I’ve been re-reading a 1944 collection of amusing anecdotes assembled by Bennett Cerf, called Try and Stop Me. I’d read it as a child (I was born in 1950), and the celebrities in it belonged to my parents’ world — people like Herbert Bayard Swope, Alexander Woollcott, and Monty Woolley. Most of those names, huge in the 1930s, are completely unknown to the current generation, of course. Indeed, many are on the fringes of my own consciousness, or are beyond my recall entirely.
I’m finding it fascinating. Cerf was a television celebrity in the 1950s and 1960s, always with an amusing story. We are even on the verge of losing the word so often used to describe him: a raconteur. The anecdotes in Try and Stop Me concern authors, playwrights, poets, intellectuals, and actors. You do come away thinking that celebrity has taken a long walk downhill since then.
The attitudes and values the anecdotes betray are sometimes quite surprising. But here’s one that really floored me (which I’m presenting unedited):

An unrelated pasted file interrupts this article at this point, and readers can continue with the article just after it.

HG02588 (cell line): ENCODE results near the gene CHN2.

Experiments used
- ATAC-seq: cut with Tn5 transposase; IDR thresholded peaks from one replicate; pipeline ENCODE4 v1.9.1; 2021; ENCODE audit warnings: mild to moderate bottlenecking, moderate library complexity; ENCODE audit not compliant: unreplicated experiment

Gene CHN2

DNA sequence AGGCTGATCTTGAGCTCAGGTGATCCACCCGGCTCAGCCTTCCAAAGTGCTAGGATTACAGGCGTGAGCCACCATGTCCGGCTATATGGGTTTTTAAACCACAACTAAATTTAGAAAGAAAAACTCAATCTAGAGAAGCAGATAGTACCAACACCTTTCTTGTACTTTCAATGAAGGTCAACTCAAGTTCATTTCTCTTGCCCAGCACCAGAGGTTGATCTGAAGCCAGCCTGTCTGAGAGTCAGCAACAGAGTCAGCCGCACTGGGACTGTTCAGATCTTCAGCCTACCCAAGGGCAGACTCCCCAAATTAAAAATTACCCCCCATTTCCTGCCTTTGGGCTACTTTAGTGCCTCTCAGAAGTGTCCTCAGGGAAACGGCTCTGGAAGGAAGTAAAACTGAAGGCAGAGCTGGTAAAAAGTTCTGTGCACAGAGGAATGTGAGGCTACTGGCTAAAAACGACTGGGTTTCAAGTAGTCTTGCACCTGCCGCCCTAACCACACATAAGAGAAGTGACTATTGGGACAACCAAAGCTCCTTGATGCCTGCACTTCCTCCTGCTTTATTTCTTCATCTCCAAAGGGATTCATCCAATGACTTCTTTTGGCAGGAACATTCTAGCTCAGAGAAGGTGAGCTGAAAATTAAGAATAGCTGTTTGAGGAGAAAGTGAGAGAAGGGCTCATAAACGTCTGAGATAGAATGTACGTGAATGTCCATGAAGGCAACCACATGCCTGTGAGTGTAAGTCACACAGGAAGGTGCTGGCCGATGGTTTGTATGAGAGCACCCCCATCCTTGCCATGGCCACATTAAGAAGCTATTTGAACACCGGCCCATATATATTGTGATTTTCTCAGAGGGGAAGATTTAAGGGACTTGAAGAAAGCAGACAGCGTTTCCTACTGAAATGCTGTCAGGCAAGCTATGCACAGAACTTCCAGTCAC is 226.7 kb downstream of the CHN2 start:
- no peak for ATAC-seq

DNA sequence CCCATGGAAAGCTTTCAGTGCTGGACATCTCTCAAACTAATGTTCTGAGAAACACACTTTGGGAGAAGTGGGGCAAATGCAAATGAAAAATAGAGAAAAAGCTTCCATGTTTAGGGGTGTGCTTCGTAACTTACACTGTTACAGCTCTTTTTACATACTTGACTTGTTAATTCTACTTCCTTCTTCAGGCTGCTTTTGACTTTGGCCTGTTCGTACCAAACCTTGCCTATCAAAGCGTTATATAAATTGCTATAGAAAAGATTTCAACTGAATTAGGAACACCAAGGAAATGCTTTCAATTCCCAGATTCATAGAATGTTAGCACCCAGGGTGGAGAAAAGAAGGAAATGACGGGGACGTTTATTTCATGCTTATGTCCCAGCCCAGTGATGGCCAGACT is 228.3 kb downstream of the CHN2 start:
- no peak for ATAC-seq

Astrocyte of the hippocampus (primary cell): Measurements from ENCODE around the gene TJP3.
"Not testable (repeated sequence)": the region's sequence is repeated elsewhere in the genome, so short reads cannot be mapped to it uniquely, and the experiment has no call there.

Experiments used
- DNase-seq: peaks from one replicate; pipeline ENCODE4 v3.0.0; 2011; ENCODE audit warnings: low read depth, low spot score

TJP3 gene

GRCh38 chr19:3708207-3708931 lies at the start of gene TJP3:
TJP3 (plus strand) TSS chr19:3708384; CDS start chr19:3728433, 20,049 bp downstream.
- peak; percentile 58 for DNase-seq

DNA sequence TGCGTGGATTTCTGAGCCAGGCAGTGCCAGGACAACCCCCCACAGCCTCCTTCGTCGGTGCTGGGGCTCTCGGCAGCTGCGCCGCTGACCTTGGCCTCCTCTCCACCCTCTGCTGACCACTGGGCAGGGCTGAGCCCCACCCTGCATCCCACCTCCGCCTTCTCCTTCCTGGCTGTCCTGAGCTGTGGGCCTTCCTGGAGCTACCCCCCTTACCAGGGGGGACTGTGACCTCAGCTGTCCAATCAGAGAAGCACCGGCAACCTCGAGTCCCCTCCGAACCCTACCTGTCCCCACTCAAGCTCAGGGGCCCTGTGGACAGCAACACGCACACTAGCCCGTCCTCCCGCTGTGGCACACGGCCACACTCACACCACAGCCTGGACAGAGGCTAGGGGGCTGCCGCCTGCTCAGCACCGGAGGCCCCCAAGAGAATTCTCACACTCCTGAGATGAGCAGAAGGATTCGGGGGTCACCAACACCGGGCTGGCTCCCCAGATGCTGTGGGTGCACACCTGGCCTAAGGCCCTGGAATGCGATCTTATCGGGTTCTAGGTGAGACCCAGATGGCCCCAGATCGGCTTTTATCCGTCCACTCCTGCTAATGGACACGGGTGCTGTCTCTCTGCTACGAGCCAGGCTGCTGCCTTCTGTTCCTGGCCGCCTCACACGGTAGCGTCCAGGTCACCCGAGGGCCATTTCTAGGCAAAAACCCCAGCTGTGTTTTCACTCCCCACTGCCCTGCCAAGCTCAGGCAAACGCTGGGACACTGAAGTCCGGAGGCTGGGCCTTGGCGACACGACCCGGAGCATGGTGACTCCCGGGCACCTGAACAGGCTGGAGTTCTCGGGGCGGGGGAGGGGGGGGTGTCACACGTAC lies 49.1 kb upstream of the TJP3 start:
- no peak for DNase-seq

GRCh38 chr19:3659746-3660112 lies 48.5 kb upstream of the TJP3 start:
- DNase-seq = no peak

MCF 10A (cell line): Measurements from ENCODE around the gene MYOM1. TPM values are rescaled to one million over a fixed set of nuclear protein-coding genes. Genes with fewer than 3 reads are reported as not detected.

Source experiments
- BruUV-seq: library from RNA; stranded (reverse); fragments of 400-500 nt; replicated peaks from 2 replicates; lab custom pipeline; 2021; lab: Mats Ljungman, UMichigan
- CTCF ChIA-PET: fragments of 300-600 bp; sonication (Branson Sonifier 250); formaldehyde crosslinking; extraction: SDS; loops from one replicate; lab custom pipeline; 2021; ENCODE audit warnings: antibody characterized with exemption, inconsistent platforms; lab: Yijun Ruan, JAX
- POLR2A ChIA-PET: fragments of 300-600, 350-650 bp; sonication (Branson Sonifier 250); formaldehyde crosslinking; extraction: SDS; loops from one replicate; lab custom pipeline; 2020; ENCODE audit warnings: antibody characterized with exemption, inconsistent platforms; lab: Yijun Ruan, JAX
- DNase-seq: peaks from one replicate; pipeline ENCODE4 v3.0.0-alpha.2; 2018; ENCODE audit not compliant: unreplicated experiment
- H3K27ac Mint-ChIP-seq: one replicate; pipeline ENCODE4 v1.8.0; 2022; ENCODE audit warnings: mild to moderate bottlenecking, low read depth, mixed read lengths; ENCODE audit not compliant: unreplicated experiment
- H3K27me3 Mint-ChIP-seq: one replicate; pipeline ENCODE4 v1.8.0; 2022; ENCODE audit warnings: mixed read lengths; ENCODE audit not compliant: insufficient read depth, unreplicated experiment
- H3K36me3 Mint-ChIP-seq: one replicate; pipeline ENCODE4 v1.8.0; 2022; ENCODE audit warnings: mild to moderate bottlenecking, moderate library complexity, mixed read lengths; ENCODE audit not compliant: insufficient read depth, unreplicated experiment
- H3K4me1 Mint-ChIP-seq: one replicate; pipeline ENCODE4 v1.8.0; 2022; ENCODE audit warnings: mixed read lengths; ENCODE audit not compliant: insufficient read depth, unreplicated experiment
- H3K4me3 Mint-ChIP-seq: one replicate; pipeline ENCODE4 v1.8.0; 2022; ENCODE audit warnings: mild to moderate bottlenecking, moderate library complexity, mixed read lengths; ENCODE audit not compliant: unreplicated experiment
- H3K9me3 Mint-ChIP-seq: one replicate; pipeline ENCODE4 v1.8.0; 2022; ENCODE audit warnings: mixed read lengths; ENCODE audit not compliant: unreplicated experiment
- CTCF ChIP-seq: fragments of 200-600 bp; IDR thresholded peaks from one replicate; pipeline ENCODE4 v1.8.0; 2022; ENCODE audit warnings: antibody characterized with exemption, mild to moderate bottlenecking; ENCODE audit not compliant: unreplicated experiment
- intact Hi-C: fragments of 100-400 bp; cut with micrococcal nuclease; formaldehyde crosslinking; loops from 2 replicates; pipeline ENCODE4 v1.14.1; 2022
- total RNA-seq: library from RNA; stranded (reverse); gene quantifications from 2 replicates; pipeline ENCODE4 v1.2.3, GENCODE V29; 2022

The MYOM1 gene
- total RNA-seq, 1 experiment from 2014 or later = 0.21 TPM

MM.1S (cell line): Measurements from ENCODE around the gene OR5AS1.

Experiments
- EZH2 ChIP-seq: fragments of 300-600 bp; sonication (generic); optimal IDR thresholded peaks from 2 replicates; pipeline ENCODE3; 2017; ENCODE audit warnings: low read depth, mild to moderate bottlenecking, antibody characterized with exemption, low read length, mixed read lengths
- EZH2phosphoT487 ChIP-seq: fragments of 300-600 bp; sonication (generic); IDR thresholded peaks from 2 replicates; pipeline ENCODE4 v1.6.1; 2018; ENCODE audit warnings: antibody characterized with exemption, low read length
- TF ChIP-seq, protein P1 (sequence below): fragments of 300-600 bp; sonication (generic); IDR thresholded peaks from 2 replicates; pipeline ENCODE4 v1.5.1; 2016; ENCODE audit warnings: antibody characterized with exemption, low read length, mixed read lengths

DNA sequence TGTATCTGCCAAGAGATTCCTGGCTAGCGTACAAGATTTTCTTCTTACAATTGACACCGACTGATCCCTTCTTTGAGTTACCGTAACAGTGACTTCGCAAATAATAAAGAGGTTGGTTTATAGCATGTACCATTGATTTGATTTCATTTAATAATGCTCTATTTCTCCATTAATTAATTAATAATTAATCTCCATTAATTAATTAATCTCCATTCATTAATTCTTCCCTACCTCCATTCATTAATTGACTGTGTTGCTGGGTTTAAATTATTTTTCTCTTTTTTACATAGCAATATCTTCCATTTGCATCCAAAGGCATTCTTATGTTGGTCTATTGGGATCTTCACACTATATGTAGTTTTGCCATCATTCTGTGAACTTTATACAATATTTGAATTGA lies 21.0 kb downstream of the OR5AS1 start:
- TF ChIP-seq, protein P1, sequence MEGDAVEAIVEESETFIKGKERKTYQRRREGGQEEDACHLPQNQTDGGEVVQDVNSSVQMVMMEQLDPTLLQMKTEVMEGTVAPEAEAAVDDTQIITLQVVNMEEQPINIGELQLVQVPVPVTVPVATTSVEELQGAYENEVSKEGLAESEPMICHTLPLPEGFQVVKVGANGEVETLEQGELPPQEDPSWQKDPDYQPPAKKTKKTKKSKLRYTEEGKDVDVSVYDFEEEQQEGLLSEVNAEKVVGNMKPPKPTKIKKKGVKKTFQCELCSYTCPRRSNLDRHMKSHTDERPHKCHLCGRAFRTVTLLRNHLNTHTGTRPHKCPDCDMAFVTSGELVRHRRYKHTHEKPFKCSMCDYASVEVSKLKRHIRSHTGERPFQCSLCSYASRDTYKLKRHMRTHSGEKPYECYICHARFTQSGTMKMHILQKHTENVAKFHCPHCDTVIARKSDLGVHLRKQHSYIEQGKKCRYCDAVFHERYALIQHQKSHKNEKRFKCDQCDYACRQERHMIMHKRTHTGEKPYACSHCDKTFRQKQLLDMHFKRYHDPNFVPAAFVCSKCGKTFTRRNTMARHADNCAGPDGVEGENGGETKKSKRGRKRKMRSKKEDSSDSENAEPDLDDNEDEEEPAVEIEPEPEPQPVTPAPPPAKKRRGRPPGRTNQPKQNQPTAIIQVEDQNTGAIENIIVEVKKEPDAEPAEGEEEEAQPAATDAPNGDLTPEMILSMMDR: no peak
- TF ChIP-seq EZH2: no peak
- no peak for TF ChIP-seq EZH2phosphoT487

Astute diagnosing by John Gunther [an important, popular historian] in his latest book, D Day: “The worst thing about war is that so many men like it … It relieves them of personal responsibilities…There is no worry about frictions at home or the dull necessity of earning a living. Military life is like a perpetual camping trip. I heard one officer say, ‘How nice all this would be if only you could eliminate the bloodshed and the killing.'” “Perhaps,” adds Orville Prescott [NY Times book critic], “peace planners who debate problems of frontiers and economics had better give a little more attention to eliminating the pleasures of soldierly comradeship and vast cooperative endeavor, the drama and excitement and the fun of war also.”
Can you imagine an historian saying the same thing about, say, the Afghanistan War, or Vietnam, for that matter? Did the American people really know so little about the horrors of WWII that they could believe that it was “like a perpetual camping trip” and oh so much fun? This seems to me to be beyond propaganda, but maybe I’m just underestimating how much propaganda can get away with.
(Tennozan: The Battle of Okinawa and the Atomic Bomb by George Feifer is a horrifying oral history of that particular “camping trip.”)